Shell-type micromechanical resonators operating in radio frequency range were fabricated utilizing mechanical stress that is built into polysilicon thin films. Significant increase of the resonant frequency (in comparison with flat, plate-type resonators of the same size) and the rich variety of vibrating modes demonstrate great potential for "2.5-Dimensional" MEMS structures. A finite curvature of the shell also provides a mechanism for driving resonators by coupling in plane stress with out of plane deflection. By modulating the intensity of a low power laser beam (P~10μWatts) focused on the resonator we introduced a time-variable, in-plane, thermomechanical stress. This stress modulation resulted in experimentally observed, large amplitude, out-of-plane, vibrations for a dome-type resonator.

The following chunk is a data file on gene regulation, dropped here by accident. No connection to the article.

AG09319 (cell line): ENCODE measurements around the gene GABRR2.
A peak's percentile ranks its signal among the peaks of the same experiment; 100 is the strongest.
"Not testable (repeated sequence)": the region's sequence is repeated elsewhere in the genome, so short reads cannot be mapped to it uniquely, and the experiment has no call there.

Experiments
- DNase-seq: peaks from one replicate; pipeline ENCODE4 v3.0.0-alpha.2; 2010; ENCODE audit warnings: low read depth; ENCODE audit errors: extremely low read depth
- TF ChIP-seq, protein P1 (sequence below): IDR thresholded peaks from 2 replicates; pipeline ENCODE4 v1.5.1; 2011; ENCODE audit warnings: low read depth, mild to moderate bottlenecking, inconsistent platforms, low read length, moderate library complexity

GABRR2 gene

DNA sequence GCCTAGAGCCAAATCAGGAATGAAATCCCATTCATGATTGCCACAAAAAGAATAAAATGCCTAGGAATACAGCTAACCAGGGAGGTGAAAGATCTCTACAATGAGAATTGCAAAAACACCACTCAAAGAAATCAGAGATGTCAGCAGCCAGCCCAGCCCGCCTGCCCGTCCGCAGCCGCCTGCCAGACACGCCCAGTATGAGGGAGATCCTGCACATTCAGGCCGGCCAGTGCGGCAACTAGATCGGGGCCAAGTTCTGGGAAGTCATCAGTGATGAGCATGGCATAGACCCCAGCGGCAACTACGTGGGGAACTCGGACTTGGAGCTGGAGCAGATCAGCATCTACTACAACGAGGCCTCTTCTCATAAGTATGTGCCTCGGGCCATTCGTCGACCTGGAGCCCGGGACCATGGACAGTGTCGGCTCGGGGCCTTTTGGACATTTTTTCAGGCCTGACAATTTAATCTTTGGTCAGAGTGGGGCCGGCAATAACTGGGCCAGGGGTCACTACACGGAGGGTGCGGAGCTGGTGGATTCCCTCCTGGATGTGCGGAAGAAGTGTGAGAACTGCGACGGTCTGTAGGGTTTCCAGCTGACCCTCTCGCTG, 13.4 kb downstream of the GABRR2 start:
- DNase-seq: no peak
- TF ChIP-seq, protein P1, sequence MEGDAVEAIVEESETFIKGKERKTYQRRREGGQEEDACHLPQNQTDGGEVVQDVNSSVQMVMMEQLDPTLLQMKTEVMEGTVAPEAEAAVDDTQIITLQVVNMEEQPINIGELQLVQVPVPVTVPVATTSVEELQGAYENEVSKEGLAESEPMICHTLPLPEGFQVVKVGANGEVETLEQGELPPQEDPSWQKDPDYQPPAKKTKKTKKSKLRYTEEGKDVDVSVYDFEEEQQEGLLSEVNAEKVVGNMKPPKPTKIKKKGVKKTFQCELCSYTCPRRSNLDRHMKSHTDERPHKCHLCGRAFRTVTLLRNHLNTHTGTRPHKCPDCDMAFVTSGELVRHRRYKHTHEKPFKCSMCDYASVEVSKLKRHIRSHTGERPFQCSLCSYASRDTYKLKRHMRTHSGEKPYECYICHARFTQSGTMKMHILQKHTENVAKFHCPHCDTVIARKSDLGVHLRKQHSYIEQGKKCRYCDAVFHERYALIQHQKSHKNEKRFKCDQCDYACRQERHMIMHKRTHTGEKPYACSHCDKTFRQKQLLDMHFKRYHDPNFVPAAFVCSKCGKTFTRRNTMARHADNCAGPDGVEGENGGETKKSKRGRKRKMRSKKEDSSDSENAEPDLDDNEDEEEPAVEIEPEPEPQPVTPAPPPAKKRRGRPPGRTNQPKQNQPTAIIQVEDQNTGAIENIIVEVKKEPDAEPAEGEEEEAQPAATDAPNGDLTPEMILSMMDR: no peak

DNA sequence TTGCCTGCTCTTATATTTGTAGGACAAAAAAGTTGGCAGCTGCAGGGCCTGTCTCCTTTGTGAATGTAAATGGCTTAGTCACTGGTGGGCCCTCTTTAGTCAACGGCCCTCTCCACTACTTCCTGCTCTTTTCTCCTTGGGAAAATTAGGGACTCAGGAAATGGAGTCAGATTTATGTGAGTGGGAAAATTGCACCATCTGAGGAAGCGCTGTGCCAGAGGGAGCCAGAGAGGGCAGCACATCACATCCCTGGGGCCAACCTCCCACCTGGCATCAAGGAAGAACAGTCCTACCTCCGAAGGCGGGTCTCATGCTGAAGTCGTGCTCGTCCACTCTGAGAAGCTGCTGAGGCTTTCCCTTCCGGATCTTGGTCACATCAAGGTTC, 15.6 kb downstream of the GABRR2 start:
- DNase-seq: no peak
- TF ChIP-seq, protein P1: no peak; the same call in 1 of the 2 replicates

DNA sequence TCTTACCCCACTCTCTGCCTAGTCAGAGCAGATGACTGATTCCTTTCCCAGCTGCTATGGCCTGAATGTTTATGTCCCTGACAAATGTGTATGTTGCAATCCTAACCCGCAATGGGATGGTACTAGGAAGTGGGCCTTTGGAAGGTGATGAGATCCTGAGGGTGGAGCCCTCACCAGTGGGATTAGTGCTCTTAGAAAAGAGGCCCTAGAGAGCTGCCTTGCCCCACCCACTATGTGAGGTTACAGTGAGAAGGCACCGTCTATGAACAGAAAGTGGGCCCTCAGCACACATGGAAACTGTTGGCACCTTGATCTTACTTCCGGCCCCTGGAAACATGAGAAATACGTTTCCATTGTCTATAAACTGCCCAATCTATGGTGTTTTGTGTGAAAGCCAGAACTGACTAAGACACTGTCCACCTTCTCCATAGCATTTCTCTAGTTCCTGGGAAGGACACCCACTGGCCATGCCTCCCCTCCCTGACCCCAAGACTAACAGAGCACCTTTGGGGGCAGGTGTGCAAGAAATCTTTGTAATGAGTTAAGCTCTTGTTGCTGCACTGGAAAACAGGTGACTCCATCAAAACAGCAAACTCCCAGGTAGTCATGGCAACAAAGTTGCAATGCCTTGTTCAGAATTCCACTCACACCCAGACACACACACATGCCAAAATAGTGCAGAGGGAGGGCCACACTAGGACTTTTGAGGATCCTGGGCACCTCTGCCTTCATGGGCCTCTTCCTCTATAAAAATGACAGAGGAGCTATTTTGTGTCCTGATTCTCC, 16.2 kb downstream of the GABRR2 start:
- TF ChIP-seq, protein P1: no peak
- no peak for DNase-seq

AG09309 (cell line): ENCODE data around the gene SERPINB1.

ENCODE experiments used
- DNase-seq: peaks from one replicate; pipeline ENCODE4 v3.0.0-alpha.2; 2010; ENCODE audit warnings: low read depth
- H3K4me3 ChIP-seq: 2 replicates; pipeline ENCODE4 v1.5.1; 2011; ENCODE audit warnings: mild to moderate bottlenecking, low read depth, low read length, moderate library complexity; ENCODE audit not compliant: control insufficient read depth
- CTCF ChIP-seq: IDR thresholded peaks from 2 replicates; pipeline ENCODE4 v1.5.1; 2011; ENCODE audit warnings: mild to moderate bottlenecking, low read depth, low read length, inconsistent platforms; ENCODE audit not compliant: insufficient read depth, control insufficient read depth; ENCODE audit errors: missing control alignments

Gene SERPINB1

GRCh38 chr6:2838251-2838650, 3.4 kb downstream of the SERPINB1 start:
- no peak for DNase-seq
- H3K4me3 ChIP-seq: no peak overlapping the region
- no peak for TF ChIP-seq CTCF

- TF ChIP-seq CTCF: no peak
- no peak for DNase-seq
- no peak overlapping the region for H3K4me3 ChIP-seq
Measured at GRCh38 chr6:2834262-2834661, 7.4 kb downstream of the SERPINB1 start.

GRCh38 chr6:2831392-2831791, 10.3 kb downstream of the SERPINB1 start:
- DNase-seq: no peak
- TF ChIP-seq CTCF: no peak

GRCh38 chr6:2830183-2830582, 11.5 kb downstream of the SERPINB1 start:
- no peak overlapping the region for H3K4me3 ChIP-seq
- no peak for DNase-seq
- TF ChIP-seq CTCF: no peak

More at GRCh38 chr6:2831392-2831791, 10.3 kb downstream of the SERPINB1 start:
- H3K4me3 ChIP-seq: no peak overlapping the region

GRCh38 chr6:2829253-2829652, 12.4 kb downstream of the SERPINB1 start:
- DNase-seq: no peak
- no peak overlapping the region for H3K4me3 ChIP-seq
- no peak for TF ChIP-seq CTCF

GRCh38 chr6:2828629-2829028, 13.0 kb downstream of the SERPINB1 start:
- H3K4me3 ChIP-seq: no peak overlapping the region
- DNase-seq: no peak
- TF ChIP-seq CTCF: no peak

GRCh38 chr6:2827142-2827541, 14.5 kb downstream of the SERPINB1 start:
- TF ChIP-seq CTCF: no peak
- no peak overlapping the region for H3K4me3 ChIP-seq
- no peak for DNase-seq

A double laser beam experimental setup was constructed where mechanical motion of a shell-type resonator was actuated by a modulated, sharply focused Ar<sup>+ </sup>ion (blue) laser beam and detected by a red HeNe laser using an interferometric setup. A positive feedback loop was implemented by amplifying the red laser signal (related to the oscillator deflection) and applying it to modulate the blue (driving) laser beam. Stable self-sustained vibrations were observed providing that the feedback gain was high enough. Employing a frequency selective amplifier in the feedback loop allowed excitation of different modes of vibrations. Fine frequency tuning was realized by adjusting the CW component of either lasers' intensity or a phase shift in the feedback loop. Frequency stability better than 1 ppm (10<sup>-6</sup>) at 9 MHz was demonstrated for self-sustained vibrations for certain modes of the dome-shaped oscillators.